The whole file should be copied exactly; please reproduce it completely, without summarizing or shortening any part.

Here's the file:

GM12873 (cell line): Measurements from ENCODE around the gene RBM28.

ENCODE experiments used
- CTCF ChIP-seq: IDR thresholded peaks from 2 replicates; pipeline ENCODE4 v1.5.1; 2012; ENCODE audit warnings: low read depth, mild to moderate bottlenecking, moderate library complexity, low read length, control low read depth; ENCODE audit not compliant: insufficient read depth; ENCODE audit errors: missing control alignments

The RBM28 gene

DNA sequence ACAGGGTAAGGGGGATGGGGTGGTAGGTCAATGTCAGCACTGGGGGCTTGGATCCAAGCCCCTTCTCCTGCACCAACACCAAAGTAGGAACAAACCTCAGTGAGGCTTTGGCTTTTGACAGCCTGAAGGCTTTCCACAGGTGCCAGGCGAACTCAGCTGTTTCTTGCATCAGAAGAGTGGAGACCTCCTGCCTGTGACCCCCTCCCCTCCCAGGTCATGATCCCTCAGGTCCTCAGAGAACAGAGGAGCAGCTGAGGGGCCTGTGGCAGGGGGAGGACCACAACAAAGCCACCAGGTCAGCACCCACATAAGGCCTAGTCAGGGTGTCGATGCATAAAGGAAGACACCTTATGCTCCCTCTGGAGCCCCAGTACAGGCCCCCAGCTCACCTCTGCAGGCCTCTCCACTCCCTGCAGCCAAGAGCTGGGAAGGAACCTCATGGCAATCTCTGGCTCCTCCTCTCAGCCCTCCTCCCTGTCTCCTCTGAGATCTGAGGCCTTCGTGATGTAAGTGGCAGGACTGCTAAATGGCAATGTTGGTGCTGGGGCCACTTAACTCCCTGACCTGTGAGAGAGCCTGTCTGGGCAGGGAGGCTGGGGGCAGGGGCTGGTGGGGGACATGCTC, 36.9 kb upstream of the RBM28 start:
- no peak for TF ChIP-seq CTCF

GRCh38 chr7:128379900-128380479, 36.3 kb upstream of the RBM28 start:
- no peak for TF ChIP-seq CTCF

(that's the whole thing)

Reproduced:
GM12873 (cell line): Measurements from ENCODE around the gene RBM28.

ENCODE experiments used
- CTCF ChIP-seq: IDR thresholded peaks from 2 replicates; pipeline ENCODE4 v1.5.1; 2012; ENCODE audit warnings: low read depth, mild to moderate bottlenecking, moderate library complexity, low read length, control low read depth; ENCODE audit not compliant: insufficient read depth; ENCODE audit errors: missing control alignments

The RBM28 gene

DNA sequence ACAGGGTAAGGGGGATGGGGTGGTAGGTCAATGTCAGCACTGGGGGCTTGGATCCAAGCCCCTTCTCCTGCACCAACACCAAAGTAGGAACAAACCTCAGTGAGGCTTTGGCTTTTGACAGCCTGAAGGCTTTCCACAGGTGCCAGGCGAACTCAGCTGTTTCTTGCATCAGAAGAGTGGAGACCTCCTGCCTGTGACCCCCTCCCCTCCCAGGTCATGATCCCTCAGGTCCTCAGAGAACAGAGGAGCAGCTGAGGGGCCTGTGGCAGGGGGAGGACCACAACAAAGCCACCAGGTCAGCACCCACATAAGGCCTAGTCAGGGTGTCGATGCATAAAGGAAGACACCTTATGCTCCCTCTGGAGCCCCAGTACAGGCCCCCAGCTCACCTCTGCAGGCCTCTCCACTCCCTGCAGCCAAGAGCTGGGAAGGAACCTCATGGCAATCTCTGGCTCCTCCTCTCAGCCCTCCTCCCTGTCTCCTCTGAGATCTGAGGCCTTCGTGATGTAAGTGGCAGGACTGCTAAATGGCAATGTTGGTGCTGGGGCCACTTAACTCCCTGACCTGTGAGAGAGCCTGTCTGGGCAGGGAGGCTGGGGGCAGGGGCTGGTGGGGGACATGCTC, 36.9 kb upstream of the RBM28 start:
- no peak for TF ChIP-seq CTCF

GRCh38 chr7:128379900-128380479, 36.3 kb upstream of the RBM28 start:
- no peak for TF ChIP-seq CTCF